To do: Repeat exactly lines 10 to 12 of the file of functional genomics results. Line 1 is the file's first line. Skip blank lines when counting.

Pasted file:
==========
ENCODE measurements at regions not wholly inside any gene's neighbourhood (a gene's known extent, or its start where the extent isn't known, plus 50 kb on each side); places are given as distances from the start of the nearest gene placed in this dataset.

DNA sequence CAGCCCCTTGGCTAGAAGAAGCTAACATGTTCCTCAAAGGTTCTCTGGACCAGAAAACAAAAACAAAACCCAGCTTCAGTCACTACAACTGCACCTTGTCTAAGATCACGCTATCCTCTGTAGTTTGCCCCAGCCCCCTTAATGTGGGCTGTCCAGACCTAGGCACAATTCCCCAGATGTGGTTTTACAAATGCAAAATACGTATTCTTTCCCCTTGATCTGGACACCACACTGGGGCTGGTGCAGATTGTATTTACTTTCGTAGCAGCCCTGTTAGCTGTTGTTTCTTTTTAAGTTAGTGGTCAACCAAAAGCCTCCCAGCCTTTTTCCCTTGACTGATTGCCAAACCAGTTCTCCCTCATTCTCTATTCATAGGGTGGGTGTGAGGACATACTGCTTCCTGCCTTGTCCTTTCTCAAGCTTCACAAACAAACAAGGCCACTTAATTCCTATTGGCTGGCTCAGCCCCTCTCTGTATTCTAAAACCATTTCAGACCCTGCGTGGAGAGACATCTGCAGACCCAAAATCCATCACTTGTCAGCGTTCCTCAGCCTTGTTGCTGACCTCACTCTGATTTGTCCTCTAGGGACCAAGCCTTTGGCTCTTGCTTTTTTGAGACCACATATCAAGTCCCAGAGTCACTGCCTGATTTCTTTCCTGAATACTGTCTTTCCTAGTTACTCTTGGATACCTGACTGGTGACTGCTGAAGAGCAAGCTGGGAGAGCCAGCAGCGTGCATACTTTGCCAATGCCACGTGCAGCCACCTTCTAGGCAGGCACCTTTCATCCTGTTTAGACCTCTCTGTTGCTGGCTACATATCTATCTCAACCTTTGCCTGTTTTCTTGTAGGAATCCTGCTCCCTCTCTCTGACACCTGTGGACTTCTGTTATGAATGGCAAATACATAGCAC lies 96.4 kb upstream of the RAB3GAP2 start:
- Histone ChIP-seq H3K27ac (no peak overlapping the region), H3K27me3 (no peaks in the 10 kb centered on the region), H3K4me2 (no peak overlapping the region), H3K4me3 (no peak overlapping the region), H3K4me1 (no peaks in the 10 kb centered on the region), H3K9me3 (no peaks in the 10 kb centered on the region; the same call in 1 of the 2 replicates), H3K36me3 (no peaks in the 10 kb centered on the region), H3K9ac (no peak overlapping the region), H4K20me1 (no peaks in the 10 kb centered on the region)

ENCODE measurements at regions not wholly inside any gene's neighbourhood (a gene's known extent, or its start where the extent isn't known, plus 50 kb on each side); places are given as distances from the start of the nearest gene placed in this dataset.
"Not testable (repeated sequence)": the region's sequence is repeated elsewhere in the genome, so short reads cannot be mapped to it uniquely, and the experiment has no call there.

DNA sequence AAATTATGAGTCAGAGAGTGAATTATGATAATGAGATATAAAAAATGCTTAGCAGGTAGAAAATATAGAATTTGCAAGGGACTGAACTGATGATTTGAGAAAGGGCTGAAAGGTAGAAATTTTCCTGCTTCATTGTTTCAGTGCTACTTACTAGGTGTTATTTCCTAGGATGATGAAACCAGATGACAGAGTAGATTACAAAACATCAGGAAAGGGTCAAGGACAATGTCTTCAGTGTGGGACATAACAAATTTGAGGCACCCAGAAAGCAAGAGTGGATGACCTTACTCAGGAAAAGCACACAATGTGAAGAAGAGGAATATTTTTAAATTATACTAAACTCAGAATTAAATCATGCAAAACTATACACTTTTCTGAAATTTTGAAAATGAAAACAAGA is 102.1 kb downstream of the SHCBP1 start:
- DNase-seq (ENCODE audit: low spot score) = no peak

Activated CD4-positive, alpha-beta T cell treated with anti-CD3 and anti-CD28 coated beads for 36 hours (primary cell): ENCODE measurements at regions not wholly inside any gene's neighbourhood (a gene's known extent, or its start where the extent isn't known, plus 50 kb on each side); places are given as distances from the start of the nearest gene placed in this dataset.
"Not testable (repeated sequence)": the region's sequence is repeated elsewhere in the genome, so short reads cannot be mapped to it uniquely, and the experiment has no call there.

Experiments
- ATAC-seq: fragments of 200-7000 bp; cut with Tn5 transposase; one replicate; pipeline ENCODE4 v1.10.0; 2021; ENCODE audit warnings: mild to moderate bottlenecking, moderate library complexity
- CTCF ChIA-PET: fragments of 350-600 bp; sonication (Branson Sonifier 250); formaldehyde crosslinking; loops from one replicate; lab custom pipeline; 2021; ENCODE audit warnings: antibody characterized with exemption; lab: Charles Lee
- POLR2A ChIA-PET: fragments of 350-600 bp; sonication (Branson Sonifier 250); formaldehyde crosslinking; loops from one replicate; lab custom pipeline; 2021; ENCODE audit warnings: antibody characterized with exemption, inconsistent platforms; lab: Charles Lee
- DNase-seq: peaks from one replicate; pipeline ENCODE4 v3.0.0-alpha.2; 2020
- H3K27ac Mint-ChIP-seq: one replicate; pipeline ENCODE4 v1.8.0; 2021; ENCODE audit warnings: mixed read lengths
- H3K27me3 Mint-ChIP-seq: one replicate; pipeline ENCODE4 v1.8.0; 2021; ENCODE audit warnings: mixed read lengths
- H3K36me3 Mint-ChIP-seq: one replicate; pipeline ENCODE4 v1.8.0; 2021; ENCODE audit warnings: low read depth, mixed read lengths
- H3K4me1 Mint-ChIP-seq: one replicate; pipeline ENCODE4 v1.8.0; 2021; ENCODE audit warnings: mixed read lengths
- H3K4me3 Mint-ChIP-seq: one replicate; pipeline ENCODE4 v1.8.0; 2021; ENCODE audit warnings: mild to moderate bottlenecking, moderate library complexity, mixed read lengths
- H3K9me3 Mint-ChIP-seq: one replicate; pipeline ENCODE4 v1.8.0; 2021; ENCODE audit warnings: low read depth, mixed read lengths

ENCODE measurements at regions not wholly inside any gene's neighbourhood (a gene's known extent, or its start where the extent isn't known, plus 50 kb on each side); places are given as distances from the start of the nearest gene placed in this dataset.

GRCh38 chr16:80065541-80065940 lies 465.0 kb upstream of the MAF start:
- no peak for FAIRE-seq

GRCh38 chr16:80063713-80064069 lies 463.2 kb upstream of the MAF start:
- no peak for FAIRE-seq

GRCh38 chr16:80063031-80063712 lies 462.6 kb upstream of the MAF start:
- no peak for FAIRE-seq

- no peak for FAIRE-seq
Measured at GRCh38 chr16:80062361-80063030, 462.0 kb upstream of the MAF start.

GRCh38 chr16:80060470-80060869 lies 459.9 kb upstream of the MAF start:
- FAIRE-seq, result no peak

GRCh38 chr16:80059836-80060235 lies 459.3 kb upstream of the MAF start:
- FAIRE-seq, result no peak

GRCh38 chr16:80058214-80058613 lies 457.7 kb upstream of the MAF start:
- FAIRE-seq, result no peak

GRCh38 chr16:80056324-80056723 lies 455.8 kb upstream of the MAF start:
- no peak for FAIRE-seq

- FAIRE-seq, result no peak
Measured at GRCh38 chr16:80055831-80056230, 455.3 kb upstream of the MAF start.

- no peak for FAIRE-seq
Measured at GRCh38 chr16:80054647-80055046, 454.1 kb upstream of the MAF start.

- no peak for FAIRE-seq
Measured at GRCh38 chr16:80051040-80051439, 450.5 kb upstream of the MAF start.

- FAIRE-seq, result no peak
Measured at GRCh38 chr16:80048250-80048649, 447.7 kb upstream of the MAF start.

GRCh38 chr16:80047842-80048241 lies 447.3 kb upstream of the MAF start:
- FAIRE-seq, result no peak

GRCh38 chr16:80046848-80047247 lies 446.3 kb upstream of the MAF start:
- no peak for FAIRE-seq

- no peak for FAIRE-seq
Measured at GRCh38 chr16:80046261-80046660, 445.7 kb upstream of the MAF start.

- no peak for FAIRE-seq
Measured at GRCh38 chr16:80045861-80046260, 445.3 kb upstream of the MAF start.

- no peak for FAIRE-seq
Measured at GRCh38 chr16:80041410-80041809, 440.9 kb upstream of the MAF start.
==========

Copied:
Experiments
- ATAC-seq: fragments of 200-7000 bp; cut with Tn5 transposase; one replicate; pipeline ENCODE4 v1.10.0; 2021; ENCODE audit warnings: mild to moderate bottlenecking, moderate library complexity
- CTCF ChIA-PET: fragments of 350-600 bp; sonication (Branson Sonifier 250); formaldehyde crosslinking; loops from one replicate; lab custom pipeline; 2021; ENCODE audit warnings: antibody characterized with exemption; lab: Charles Lee